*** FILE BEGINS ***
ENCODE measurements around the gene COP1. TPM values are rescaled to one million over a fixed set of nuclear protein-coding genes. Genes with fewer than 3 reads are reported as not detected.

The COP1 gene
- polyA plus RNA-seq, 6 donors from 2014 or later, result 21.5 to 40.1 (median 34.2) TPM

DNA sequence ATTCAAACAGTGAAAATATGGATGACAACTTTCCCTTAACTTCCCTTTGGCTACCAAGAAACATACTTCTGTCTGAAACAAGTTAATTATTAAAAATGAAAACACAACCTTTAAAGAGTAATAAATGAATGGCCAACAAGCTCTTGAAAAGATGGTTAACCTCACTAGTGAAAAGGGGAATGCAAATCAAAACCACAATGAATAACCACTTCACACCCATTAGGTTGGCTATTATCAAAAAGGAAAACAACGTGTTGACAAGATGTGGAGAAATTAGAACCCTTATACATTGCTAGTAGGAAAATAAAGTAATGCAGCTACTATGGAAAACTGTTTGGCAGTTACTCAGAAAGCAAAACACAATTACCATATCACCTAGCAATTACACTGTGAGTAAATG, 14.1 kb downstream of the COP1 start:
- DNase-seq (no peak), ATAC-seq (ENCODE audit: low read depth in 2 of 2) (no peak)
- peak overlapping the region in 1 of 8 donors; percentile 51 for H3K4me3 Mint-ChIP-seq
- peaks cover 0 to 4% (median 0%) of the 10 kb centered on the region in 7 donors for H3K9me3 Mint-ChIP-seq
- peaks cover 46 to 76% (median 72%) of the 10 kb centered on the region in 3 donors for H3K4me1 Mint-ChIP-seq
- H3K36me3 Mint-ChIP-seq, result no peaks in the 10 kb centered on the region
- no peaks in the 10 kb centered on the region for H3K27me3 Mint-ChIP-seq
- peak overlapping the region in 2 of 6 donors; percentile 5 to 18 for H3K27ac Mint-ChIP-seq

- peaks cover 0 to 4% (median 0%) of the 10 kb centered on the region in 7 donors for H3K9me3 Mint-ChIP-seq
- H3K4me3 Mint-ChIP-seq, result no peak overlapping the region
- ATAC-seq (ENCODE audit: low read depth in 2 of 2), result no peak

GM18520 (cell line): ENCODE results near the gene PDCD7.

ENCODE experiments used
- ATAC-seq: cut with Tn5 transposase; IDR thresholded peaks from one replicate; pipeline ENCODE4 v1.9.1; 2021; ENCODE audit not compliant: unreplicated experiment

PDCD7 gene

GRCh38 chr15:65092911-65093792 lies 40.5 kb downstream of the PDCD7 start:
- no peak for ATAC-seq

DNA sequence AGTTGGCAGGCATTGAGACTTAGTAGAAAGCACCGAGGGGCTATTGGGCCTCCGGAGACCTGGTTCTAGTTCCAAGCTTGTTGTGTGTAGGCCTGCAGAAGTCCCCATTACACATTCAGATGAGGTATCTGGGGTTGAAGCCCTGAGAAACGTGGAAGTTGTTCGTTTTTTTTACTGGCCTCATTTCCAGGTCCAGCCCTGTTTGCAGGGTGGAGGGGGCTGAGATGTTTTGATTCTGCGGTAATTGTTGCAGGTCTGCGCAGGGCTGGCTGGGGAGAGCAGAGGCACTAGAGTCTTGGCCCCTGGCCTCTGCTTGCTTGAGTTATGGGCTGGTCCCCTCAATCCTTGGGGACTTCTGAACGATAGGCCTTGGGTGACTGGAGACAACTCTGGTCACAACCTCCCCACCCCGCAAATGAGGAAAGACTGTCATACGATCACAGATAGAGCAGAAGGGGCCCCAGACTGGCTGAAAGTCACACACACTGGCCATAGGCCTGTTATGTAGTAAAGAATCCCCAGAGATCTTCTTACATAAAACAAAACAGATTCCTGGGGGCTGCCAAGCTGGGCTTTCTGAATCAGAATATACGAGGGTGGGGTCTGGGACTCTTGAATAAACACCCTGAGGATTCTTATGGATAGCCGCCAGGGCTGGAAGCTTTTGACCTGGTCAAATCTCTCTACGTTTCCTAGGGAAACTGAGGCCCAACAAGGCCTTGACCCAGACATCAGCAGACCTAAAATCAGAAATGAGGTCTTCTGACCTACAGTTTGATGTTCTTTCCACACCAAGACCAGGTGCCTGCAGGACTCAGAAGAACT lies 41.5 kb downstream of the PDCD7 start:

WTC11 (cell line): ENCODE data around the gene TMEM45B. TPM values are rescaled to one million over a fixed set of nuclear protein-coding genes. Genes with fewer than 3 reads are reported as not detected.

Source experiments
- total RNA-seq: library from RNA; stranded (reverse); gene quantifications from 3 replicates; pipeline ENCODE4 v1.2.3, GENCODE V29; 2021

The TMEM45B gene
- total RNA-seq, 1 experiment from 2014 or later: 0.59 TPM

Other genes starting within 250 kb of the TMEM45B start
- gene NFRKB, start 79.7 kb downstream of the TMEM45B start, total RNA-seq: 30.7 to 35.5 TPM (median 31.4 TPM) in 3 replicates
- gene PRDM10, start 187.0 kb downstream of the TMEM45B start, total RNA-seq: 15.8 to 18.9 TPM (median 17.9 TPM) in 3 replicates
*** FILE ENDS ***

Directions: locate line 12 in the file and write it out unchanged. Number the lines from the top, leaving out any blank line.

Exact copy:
- peaks cover 0 to 4% (median 0%) of the 10 kb centered on the region in 7 donors for H3K9me3 Mint-ChIP-seq